So, what about the what to replace it with part? Yeah, I know that this part sounds easier, but it’s really not. Relinquishing a paradigm that we have internalized and acted on for years creates a significant void in how we see and experience and approach the world. So I think it’s important to replace it with another idea that feels comfortable and right and good, and that our heart agrees is going to move us in the direction we need to go.
This last part is important, so I’m going to be annoying and state it again: and that our heart agrees is going to move us in the direction we need to go. Because, we know in our hearts (or our guts or our third eyes — wherever your intuition speaks to you), whether a possible path is truly right or just another cop-out or falsehood.
The typical reaction to rejecting an existing paradigm, I believe, is to resort to the other extreme. A really good example of this is one I encountered recently in a man I dated. After experiencing a couple of mind-blowingly untrustworthy, insincere and insecure women, he decided his normally trusting, knight-in-shining-armor-to-the-rescue approach to women wasn’t serving him well and discarded it. In its place, he embraced a very guarded heart and strong sense of mistrust masquerading as disciplined mindfulness and mature caution. Is it serving his best interests? I guess only he knows the answer to that.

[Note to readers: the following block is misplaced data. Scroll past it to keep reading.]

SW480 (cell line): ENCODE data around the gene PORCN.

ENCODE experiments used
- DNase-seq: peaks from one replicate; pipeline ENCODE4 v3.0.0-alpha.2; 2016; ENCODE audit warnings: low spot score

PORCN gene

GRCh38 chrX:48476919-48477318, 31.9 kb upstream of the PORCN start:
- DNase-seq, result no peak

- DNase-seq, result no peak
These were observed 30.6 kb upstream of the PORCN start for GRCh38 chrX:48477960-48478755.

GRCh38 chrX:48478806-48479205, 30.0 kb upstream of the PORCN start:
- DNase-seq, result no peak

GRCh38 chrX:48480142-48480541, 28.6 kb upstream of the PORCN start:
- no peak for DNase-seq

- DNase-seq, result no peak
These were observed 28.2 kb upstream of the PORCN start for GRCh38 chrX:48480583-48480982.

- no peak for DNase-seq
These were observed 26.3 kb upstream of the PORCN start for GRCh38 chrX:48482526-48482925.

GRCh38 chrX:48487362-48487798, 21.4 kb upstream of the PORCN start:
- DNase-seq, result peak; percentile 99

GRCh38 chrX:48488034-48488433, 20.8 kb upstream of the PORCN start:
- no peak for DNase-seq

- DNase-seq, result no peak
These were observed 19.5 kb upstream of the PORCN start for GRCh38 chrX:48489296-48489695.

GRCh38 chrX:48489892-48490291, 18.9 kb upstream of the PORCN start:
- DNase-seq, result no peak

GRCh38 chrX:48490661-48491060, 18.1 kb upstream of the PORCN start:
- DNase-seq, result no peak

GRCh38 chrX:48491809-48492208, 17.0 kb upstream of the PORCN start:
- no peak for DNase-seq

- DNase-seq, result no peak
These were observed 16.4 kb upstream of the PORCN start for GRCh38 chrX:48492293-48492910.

Drawing on my own problem area, I suppose the logical and easy extreme would be to refuse to engage at all on any terms other than my own (sounds silly, but I’ve seen divorced women do this, and you probably have, too). I have known all along that this path would not lead me — by any stretch of the imagination — to a healthy relationship, and so I have tried to avoid it. But I’m still struggling to find the middle ground, the healthy place, the right alternative. With much coaching from my therapist, I have come to realize that it has to do with learning to speak my truth cleanly and clearly and without investment in the other person’s reaction (see my previous post, speaking your truth, gracefully for the full story).
Last week was one long exercise in this struggle. I had opportunity after unwelcome opportunity to practice my commitment to my new approach. I wouldn’t say it went smoothly, but progress was made. Definitely.
Trying to figure out what aspects of your belief system or behavior patterns are no longer serving you well and how to replace those with something that will is definitely not a short-term or easy project. But I do think — sincerely believe — that it’s worth asking yourself, frequently: how’s that workin’ for ya?